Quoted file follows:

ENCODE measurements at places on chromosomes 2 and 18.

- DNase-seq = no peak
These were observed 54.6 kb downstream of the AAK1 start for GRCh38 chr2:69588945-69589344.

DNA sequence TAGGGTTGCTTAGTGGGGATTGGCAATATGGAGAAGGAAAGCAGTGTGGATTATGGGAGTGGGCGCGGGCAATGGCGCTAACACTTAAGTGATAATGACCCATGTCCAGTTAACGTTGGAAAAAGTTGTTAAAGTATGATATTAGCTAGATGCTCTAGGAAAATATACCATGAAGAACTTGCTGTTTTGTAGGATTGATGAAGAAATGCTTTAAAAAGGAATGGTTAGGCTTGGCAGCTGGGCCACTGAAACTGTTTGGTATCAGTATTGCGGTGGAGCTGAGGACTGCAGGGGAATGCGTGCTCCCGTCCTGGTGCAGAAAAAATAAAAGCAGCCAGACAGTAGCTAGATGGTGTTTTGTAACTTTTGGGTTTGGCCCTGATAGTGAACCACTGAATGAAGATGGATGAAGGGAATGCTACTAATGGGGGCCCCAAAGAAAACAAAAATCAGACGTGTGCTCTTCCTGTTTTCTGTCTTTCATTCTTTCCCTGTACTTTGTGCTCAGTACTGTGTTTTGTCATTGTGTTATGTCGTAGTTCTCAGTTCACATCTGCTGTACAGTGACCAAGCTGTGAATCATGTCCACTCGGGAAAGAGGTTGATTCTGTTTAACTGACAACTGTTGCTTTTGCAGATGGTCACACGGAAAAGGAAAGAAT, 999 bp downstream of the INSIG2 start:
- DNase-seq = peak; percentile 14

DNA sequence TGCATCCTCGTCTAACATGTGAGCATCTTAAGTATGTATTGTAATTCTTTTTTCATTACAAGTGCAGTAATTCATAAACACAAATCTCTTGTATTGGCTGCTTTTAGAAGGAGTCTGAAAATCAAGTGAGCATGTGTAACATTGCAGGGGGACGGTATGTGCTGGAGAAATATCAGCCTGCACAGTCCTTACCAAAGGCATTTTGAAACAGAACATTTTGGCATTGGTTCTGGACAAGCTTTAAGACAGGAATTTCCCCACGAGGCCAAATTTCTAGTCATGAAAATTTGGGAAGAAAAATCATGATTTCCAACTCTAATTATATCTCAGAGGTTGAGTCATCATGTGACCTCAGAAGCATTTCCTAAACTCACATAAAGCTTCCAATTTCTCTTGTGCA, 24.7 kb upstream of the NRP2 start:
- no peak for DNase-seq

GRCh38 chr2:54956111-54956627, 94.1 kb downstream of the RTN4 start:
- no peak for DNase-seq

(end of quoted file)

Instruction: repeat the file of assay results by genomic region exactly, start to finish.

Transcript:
ENCODE measurements at places on chromosomes 2 and 18.

- DNase-seq = no peak
These were observed 54.6 kb downstream of the AAK1 start for GRCh38 chr2:69588945-69589344.

DNA sequence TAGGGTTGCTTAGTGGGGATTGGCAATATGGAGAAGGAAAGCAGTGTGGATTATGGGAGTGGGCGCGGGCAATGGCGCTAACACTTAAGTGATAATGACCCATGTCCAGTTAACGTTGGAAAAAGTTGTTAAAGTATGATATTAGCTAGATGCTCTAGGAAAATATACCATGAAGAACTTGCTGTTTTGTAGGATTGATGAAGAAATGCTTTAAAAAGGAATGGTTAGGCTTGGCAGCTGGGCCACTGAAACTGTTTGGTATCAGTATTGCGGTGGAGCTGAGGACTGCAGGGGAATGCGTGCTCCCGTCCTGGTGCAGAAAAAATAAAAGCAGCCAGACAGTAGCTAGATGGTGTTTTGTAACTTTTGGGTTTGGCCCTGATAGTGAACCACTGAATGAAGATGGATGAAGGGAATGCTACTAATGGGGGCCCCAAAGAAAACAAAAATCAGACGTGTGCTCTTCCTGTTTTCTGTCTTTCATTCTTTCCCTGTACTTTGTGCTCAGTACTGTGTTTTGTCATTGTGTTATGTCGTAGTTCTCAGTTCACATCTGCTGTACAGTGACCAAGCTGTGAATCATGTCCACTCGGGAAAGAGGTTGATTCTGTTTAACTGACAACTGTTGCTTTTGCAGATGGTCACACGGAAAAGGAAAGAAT, 999 bp downstream of the INSIG2 start:
- DNase-seq = peak; percentile 14

DNA sequence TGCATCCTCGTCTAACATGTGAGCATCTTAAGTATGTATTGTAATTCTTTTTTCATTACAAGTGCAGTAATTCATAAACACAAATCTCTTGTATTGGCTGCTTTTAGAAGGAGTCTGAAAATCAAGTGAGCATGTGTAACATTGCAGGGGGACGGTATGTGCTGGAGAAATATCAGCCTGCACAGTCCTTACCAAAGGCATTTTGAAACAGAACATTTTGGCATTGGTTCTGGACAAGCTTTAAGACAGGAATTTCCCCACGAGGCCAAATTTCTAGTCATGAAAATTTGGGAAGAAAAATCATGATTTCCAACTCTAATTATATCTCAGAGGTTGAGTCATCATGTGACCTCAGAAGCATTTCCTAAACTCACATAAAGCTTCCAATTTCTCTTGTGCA, 24.7 kb upstream of the NRP2 start:
- no peak for DNase-seq

GRCh38 chr2:54956111-54956627, 94.1 kb downstream of the RTN4 start:
- no peak for DNase-seq